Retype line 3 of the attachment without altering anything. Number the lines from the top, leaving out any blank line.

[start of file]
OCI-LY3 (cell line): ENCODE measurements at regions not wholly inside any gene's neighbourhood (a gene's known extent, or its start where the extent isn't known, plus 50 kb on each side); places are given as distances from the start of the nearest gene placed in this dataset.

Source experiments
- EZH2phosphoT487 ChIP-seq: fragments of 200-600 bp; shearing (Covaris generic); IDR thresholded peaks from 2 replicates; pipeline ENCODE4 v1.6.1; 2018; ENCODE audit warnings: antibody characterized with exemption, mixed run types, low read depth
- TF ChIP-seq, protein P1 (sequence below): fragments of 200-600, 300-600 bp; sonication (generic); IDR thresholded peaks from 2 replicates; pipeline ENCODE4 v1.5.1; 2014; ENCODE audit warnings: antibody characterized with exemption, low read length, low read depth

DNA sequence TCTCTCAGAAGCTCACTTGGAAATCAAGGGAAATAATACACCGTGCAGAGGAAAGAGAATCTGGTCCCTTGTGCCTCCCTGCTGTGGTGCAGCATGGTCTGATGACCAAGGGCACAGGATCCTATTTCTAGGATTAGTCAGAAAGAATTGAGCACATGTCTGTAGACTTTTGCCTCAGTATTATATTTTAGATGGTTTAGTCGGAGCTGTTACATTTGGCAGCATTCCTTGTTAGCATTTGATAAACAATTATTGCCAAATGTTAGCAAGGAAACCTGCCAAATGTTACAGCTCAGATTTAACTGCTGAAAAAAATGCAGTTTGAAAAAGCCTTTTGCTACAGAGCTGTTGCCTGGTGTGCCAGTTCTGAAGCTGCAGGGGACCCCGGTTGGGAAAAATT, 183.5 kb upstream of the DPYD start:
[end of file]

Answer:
- EZH2phosphoT487 ChIP-seq: fragments of 200-600 bp; shearing (Covaris generic); IDR thresholded peaks from 2 replicates; pipeline ENCODE4 v1.6.1; 2018; ENCODE audit warnings: antibody characterized with exemption, mixed run types, low read depth